The traditional granddaddy of spreadsheet-based simulation, Crystal Ball, is now an Oracle product. Crystal Ball has been a pioneer in supporting libraries of probability distributions, and its leadership has actively influenced the development of the DIST 1.0 standard.

Because DISTs will soon become easily translatable with an add-in from AnalyCorp., most simulation packages should be able to support the format relatively easily. In fact an early application at Merck read DISTs into and out of @RISK, the other big player in Monte Carlo for Excel.

Specialized simulation software vendors have also begun to support the Probability Management effort, as in a real sense they were doing it before the movement began. These include Analytica from Lumina Systems, which in effect has used the stochastic library approach since the late 1970s, and Vanguard Software.

With its Enterprise focus, Vanguard has long championed collaborative, modular modeling, and was an early adopter of Probability Management [6]. That focus allows Vanguard’s software to address more complex applications that desktop analysis tools cannot, for instance, estimating manufacturing cost impacts of new product designs at a $19 billion aerospace giant. At the same time, the software can integrate spreadsheet models as calculation engines. So, for example, a simulation written in Excel by a financial analyst can be functionally embedded in a more complex Vanguard model. (Quite remarkably, a recent survey found that only one in every four simulation packages provides any Excel support whatsoever [7].)

Vanguard also enables the creation and free transfer of stochastic libraries as SIPs and SLURPs, even extending the original SIP/SLURP definitions to include a time dimension. However, where Vanguard really pushes the boundary is through its grid computing capabilities. Performance speeds up to 250 times faster than spreadsheets allow Enterprise-level models to be run (and even modified) interactively over a Web browser.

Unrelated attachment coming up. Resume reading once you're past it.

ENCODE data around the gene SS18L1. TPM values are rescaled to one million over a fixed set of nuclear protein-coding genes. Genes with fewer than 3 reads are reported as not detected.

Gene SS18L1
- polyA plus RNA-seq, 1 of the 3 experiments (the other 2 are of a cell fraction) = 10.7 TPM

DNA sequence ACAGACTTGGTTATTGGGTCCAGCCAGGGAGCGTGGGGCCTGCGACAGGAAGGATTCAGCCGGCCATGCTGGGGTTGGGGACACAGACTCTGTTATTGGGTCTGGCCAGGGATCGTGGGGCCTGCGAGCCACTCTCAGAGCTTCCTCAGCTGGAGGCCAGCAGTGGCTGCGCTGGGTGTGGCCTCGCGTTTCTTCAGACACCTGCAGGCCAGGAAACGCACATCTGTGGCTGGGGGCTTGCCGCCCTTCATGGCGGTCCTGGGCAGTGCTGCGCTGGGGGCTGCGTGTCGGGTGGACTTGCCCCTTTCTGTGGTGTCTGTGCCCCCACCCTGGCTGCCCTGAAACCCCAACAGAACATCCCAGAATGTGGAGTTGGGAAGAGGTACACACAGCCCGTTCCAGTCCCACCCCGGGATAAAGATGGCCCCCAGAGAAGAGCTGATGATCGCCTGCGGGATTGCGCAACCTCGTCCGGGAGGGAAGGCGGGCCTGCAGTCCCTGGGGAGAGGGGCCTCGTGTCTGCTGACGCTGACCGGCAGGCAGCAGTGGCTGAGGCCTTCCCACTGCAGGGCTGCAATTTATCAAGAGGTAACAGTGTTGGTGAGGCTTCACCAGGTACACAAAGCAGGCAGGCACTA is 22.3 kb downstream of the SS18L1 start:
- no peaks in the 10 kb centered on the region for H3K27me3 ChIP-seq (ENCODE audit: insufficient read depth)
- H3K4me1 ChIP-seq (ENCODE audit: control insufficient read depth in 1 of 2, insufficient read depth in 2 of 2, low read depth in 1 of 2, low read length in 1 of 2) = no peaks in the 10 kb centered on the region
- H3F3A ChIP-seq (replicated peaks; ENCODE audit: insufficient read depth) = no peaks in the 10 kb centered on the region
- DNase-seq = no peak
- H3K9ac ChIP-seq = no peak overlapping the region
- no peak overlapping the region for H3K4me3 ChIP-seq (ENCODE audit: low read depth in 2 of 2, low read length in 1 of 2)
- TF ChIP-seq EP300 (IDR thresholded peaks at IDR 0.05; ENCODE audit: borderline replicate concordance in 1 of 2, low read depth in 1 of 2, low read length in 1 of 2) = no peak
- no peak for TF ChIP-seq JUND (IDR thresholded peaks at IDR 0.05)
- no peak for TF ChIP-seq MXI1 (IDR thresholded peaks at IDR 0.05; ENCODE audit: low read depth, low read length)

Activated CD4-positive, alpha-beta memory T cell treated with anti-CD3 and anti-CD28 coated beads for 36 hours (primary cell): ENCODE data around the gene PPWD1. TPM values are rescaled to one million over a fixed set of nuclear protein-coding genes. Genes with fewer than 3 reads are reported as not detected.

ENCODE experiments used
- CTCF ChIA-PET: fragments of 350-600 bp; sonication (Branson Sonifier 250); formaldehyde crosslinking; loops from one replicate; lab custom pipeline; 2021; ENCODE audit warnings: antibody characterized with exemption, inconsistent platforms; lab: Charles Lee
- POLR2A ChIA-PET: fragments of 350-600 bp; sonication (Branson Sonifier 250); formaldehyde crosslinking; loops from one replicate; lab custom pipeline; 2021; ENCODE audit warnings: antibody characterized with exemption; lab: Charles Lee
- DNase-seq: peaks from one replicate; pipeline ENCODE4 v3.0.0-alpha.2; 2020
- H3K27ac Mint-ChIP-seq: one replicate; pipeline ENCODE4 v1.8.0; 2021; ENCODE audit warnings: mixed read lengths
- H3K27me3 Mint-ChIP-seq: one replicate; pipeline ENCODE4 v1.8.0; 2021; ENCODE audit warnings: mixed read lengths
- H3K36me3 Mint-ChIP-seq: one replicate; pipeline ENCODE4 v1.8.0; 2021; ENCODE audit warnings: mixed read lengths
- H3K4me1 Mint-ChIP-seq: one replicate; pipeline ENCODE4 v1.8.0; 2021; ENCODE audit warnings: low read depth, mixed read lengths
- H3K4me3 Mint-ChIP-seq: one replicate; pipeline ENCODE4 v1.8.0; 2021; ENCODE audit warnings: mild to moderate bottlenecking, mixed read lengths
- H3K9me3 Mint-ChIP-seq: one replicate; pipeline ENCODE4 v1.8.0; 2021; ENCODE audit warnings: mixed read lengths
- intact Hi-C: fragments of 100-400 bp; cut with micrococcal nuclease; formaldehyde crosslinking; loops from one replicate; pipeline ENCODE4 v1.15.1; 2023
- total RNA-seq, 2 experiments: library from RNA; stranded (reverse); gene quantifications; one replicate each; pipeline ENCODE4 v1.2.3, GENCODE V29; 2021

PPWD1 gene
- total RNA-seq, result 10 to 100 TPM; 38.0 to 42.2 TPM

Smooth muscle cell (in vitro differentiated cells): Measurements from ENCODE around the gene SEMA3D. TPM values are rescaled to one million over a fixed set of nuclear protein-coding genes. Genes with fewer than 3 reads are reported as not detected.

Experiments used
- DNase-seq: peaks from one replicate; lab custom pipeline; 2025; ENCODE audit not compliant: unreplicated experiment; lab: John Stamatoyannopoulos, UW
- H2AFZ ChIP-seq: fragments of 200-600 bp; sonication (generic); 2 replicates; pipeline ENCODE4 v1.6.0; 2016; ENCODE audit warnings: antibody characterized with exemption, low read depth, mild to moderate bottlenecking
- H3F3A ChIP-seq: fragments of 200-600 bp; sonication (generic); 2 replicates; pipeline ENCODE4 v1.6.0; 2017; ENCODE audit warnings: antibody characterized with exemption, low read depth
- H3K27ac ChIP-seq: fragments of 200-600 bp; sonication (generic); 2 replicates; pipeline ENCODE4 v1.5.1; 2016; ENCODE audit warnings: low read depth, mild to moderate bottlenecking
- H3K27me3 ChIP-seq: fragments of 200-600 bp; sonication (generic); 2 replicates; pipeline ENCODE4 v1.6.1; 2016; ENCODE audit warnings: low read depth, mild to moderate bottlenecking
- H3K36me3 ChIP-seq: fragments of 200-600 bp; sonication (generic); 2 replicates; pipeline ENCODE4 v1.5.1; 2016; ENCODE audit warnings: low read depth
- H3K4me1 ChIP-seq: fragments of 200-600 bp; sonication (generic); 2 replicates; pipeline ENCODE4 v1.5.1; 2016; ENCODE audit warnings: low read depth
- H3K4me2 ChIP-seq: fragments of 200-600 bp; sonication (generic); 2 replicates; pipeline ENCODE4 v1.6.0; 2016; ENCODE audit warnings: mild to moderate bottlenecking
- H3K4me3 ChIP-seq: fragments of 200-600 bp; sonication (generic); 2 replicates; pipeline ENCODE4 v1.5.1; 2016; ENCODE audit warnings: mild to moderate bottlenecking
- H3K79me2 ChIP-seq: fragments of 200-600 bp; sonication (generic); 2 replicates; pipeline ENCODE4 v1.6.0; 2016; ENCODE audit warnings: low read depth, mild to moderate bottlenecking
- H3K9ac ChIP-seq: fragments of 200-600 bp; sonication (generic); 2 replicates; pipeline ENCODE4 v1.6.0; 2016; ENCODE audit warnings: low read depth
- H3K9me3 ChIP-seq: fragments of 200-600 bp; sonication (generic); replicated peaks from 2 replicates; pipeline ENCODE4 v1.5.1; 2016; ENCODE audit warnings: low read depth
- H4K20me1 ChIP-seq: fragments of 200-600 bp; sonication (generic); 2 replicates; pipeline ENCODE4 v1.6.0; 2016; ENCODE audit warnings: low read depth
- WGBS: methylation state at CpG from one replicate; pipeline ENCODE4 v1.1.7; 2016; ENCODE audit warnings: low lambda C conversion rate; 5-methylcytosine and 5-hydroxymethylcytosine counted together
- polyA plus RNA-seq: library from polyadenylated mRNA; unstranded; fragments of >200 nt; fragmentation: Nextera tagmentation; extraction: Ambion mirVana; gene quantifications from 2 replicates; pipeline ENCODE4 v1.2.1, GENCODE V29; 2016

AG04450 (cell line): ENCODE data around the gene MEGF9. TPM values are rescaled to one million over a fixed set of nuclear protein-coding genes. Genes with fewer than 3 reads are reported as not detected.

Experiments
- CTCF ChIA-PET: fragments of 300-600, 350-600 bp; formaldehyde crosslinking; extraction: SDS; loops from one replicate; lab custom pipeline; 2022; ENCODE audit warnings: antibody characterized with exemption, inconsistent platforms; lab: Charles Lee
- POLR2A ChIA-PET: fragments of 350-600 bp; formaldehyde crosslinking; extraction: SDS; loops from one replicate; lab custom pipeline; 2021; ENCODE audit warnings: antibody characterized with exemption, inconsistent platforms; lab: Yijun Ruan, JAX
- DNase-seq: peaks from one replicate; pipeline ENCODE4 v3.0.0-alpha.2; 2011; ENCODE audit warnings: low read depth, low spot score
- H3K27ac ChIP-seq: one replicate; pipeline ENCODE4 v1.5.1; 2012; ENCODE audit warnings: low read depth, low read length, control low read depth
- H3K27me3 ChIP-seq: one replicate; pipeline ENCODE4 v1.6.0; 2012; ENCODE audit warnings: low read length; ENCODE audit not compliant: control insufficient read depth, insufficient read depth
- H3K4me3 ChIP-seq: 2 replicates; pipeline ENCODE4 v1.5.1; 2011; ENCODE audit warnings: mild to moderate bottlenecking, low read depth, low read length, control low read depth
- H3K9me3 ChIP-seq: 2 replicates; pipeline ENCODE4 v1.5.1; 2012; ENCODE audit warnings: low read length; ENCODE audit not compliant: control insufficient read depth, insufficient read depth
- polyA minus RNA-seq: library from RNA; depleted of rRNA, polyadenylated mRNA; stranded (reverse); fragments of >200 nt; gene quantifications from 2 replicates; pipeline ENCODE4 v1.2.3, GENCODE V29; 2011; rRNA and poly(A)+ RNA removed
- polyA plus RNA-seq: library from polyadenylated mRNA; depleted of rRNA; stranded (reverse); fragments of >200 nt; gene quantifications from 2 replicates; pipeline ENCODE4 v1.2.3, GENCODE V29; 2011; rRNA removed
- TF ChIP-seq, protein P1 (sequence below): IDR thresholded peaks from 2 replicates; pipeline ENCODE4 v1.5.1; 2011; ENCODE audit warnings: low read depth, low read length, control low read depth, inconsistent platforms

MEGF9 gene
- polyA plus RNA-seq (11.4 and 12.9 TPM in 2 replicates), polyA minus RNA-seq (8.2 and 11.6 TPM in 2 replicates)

The widening acceptance of simulation has further highlighted the key role of data scrubbing. Since this type of simulation modeling is largely on the desktop, Enterprise-oriented ETL tools are not well-suited for validating and cleaning small-bore data. Unfortunately, the “garbage in, garbage out” adage is no less true for the individual analyst. The statistical analysis package JMP, from SAS Institute, has been successfully deployed for data preparation in some of the success stories mentioned in the previous section. A lightweight Excel-to-JMP DIST conversion macro, available from AnalyCorp, makes data scrubbing and preparatory analysis especially simple.

Implementation Lessons

Areas of Application

It is not surprising that so many successful application of Probability Management have been associated with managing project portfolios and other strategic supply chain issues. Correlations between stochastic elements of a portfolio are notoriously difficult to compute, especially when the stochastics of the elements themselves are not well-understood. That is why, for instance, financial portfolio optimization uses the transparently reductive modeling assumption of linear correlation. Unlike traditional Monte Carlo, Probability Management does not impose extraneous, possibly unverifiable, relationships between individual uncertainties (or classes of uncertainties). When causations or correlations are known, they can be modeled explicitly. When not, relationships encoded in historical data are still significant inputs for the simulation engine. (See [1] for a discussion of “coherent modeling”.)